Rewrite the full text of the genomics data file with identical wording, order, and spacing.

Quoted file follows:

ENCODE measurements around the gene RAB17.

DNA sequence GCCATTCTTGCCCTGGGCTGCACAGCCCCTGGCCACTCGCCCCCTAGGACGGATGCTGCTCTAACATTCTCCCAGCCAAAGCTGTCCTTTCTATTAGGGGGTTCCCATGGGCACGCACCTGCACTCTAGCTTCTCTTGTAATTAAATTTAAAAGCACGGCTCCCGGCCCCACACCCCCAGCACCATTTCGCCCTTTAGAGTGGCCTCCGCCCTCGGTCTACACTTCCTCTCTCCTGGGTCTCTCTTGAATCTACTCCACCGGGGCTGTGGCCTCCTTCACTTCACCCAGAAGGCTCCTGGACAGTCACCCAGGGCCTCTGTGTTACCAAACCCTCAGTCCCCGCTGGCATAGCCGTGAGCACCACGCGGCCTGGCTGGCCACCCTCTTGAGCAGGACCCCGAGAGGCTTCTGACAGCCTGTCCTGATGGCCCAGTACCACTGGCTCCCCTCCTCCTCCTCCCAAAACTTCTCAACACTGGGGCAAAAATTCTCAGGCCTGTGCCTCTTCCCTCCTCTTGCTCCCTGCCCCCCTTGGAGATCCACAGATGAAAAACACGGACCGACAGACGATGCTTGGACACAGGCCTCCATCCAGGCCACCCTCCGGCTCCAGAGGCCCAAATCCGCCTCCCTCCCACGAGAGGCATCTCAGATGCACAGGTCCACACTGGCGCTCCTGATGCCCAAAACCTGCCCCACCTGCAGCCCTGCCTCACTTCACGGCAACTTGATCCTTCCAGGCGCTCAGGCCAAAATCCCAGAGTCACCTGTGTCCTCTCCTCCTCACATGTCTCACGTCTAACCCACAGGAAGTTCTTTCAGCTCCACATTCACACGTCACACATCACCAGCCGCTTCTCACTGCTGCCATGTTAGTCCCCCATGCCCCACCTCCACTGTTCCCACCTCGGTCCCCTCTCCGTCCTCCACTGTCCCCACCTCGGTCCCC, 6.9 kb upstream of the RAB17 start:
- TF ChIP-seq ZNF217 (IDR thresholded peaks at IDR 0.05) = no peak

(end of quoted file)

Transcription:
ENCODE measurements around the gene RAB17.

DNA sequence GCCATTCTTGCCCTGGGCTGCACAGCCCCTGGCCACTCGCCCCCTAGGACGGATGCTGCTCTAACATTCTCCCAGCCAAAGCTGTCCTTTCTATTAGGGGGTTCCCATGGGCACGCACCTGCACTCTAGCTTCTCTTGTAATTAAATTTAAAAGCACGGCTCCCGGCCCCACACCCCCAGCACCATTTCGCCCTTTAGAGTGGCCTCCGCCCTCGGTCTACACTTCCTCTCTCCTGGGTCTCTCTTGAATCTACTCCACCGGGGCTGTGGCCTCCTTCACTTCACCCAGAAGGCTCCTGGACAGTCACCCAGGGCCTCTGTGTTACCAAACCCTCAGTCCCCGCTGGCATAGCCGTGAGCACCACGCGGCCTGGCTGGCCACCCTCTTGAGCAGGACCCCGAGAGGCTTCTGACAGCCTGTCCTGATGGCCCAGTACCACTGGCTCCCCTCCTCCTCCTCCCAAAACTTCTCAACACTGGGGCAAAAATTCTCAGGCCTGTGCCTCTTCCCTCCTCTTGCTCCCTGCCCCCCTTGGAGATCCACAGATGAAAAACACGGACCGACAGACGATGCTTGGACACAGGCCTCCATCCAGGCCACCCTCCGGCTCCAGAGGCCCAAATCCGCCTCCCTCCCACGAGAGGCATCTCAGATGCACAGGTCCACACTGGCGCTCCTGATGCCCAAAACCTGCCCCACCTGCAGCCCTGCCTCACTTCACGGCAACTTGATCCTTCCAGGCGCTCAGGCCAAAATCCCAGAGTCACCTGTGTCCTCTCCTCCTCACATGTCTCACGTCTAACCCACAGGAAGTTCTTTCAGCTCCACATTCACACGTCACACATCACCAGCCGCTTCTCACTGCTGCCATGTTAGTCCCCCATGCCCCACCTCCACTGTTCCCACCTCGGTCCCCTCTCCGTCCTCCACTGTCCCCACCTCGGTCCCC, 6.9 kb upstream of the RAB17 start:
- TF ChIP-seq ZNF217 (IDR thresholded peaks at IDR 0.05) = no peak